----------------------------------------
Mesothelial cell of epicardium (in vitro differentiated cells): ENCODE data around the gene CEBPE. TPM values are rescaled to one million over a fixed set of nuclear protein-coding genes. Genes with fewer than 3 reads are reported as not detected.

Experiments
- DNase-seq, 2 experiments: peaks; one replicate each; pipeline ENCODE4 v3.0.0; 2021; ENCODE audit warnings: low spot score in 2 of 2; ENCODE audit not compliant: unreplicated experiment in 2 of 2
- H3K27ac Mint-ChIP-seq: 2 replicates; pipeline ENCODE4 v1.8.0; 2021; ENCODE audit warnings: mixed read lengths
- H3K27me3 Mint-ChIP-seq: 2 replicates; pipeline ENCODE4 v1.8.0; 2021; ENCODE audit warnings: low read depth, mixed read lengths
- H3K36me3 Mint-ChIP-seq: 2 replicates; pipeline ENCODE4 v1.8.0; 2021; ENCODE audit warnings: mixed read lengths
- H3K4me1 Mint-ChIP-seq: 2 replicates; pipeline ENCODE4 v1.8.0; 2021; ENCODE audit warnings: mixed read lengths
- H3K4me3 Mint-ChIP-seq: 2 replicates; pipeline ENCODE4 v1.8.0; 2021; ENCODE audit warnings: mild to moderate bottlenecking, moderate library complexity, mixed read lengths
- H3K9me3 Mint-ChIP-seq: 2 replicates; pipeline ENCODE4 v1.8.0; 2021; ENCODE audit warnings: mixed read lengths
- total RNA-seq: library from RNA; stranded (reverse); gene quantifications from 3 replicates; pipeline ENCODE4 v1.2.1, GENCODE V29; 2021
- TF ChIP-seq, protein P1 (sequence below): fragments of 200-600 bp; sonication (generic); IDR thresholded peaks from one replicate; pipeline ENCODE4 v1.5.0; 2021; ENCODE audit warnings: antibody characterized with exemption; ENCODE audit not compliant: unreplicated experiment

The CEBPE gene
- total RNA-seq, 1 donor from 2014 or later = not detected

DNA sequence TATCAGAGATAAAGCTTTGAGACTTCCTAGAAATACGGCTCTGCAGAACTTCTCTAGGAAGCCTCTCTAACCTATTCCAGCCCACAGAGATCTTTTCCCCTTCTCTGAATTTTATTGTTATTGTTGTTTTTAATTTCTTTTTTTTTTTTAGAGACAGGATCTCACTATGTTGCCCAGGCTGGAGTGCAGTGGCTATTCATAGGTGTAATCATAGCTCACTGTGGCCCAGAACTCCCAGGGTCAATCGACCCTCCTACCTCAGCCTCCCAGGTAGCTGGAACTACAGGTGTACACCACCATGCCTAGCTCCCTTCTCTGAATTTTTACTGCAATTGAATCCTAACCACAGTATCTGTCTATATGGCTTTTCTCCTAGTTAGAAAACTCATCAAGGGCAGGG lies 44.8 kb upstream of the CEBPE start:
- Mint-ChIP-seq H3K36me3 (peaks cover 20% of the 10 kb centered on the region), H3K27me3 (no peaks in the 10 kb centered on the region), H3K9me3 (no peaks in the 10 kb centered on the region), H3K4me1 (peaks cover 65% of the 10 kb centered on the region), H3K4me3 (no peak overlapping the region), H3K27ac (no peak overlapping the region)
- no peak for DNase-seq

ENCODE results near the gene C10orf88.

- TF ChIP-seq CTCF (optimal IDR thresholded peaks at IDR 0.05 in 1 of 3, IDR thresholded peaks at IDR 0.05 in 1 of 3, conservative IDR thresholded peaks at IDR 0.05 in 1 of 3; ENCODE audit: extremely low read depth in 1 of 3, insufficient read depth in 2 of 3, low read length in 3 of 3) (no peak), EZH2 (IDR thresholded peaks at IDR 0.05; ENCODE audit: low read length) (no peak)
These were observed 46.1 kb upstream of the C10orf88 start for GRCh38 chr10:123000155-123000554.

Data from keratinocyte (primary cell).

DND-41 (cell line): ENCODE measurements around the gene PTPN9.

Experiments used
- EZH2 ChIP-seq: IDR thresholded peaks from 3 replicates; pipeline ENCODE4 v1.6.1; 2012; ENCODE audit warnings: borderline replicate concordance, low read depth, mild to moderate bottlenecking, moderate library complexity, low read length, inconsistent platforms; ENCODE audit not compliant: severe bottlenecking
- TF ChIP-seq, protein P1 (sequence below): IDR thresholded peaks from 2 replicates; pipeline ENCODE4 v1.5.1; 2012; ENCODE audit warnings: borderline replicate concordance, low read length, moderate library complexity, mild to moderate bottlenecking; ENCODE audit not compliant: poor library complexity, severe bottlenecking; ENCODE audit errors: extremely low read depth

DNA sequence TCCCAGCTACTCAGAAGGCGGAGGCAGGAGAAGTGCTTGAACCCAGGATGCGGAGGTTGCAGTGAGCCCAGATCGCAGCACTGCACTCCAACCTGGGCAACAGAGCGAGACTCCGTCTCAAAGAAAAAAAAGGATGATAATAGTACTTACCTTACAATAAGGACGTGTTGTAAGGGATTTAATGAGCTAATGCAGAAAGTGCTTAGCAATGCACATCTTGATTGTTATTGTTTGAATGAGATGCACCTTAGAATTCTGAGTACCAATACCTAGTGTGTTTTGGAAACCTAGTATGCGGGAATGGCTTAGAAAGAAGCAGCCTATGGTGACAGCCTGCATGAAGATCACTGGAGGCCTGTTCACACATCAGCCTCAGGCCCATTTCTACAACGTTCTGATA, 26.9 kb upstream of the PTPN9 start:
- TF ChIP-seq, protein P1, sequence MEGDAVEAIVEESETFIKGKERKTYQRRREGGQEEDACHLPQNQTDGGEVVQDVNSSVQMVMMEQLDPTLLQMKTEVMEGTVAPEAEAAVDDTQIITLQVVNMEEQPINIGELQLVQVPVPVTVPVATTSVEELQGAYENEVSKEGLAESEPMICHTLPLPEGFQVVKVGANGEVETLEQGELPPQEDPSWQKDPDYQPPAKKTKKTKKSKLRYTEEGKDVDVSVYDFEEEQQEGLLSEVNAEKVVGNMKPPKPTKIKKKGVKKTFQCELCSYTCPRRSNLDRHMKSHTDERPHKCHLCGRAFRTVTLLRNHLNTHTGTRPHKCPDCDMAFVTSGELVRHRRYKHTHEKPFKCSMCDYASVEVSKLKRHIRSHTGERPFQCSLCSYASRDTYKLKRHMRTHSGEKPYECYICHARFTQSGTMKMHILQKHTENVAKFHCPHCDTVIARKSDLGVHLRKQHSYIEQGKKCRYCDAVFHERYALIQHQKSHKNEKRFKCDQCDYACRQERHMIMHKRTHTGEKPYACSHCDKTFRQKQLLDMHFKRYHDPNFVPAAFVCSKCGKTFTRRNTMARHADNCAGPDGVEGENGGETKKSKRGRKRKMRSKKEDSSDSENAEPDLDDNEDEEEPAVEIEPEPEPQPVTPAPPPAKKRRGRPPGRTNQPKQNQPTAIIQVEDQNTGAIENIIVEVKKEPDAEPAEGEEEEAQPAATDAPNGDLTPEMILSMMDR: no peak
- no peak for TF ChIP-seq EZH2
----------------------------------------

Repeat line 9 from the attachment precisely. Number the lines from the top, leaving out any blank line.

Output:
- H3K9me3 Mint-ChIP-seq: 2 replicates; pipeline ENCODE4 v1.8.0; 2021; ENCODE audit warnings: mixed read lengths